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Ledermann, R. Gordon, R. (1982). Aigrisse, G. (France). ‘Sensation et créativite’. Cahiers de Psychologic Jungienne, 26 (Summer 1980).. J. Anal. Psychol., 27(3):275-276.

(1982). Journal of Analytical Psychology, 27(3):275-276

Aigrisse, G. (France). ‘Sensation et créativite’. Cahiers de Psychologic Jungienne, 26 (Summer 1980).

Review by:
Compiled Rushi Ledermann

Rosemary Gordon

[Authors are invited to submit for review articles published in learned journals on subjects relevant to this section. They may also send chapters which would be of interest to our readers, but which were written for books that neither the publisher nor the editor of the book is submitting to our Book Review section.]

Madame Gilberte Aigrisse, who is the Honorary President of the Belgian Society of Analytical Psychology, has written a thought-provoking paper about some of Charles Baudoin's theories and of their roots in his personal psychology, a link that the post-Cartesian may no longer ignore or deny. She suggests that Baudoin's dominant archetypally determined preoccupation was with the senses and with the drive towards wholeness, and that this inevitably informed and marked his work.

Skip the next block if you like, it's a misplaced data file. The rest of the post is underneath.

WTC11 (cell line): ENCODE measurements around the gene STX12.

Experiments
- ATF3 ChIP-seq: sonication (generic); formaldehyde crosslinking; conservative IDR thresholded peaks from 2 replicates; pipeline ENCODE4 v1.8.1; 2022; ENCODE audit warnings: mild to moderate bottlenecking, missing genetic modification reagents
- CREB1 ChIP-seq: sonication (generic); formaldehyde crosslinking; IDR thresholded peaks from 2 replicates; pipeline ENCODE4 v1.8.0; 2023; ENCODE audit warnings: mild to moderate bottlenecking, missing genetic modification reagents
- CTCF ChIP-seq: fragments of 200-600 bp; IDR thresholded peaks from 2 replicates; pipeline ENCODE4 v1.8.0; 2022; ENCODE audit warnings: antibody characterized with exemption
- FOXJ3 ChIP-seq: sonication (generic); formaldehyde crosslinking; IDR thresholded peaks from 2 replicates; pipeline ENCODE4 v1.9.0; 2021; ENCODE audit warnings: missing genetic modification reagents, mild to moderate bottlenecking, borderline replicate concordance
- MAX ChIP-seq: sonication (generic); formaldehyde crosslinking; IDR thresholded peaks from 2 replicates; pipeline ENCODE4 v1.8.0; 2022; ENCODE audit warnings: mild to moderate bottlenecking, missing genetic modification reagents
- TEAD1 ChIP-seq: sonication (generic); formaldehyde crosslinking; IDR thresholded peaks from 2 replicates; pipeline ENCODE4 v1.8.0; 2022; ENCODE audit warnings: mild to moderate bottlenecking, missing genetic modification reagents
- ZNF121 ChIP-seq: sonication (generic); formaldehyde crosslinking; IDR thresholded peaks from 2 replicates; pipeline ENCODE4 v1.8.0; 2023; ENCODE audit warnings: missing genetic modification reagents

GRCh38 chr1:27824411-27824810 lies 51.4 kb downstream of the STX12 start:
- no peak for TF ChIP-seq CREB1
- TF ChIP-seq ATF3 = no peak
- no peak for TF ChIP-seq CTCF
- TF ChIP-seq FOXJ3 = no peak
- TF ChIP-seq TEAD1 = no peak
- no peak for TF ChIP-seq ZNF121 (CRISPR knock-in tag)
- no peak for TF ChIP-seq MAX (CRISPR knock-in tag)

Charles Baudoin is little known in the Anglo-Saxon world, which is a pity, for he was both poet and psychologist, both philosopher and clinician. He is, I think, of special interest to the Jungian analysts in London because he refused to be held captive within the narrow limits of any one of the psychoanalytic schools. He felt free to evaluate the scientific contributions made by all the schools, and free also to let his imagination put living flesh around the bare bones of fact. He would answer the question, Are you Freudian, Jungian or Lacanian? by replying that to put such a question was as nonsensical as it would be to ask, Are you Newtonian or Einsteinian?, for the only possible answer must be, I am for none of them.

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